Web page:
An opportunity to shadow a gastroenterologist after the completion of her A Levels at a Junior College in Singapore sparked Tey Kai Rou’s interest in medicine, especially in the field of gastroenterology. This interest resulted in the start of her medical studies at the International Medical University in 2007. Five years later, she graduated with a MBBS (IMU). After obtaining her degree, she did her housemanship in Kuantan while preparing to sit for the United States Medical Licensing Examination (USMLE). Commenting on her decision to go to US, Kai Rou said, “Before coming to US, I heard about how the postgraduate training in United States is very structured, and I feel that the most important part of my training is the first few years after graduating from medical school. There were 3 examinations that one need to undergo before applying for residency training here. I took it one step at a time, the process definitely was not easy, because I did it by myself, while the rest of my classmates from IMU were all settled down in housemanship. I was not disappointed after coming here. Training here in University of Arizona College of Medicine gave me a new perspective in medicine, where evidence based medicine is strongly emphasised.”’ She added, “I am fortunate to be in an academic setting, and had the opportunity to work with many inspiring mentors. Under their mentorship, I engage in a few clinical research and quality improvement projects. These were recognised by the University and I was awarded a few scholarships, including Resident Excellence and Leadership Scholarship that entailed $5000 fund, Academic Achievement Award, Outstanding Resident in Gastroenterology for two consecutive years 2015 and 2016. I also presented my research finding in American College of Physicians National Meeting In Washington, DC, and was one of the winners in the research category.” Kai Rou recently received the news that she is one of the recipients of the Emerging Liver Scholar Award that was given by the American Association for the Study of Liver Diseases (AASLD). She will be attending the Liver Meeting at Boston at the end of the year (2016), accompanied by her mentor. In addition to travel expenses, the emerging scholars will attend workshops on career development, clinical research, and transplant surgery. This would be a fantastic opportunity for her. “The day to day clinical work, interaction with patients, constantly fueled my motivation to do better,” said Kai Rou, who intends to pursue a career in transplant hepatology.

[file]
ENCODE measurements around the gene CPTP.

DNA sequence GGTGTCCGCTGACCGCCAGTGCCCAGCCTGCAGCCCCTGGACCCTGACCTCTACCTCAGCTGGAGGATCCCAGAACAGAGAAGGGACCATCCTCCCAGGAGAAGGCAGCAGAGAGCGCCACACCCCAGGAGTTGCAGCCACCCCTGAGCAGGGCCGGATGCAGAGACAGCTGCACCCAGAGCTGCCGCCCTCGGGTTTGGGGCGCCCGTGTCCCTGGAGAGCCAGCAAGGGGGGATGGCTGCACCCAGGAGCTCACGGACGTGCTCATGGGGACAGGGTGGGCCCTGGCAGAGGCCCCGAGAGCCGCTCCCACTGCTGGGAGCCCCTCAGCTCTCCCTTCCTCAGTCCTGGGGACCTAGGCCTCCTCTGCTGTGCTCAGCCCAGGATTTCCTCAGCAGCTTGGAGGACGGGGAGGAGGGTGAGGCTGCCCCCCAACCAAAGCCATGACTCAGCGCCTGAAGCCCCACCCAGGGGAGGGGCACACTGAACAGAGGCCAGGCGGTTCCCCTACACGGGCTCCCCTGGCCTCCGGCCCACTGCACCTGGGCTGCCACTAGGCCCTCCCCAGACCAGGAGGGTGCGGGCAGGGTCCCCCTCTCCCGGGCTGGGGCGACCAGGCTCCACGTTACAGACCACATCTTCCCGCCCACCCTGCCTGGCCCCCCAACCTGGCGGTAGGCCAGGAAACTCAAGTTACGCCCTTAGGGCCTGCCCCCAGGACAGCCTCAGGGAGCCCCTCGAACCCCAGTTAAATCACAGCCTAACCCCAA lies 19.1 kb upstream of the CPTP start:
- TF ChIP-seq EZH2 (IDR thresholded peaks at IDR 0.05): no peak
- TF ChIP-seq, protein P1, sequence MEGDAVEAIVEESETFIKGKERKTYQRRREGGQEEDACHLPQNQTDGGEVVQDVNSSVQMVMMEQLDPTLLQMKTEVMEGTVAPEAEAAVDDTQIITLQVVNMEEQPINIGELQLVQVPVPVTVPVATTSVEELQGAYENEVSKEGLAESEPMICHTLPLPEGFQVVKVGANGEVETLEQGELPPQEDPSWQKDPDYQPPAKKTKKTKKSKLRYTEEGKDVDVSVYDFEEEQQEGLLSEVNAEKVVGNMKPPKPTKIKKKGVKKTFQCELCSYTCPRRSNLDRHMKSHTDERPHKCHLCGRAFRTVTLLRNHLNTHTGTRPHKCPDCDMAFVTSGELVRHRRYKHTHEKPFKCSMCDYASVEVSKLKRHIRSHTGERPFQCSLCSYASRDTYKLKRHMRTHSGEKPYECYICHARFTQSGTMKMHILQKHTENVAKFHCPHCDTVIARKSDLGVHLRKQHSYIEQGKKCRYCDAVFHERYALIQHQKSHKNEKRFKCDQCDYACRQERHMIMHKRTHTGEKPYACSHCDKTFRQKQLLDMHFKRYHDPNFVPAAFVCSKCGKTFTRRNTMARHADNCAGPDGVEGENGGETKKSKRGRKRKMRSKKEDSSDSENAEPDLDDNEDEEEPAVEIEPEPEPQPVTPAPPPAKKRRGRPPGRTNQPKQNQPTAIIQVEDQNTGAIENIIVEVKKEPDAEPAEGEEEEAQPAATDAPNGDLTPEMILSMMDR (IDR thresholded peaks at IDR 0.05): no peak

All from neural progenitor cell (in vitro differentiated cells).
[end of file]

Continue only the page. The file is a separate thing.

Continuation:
Her advice to students inspiring to be doctors is “The journey is definitely not easy, but it is a rewarding career”.
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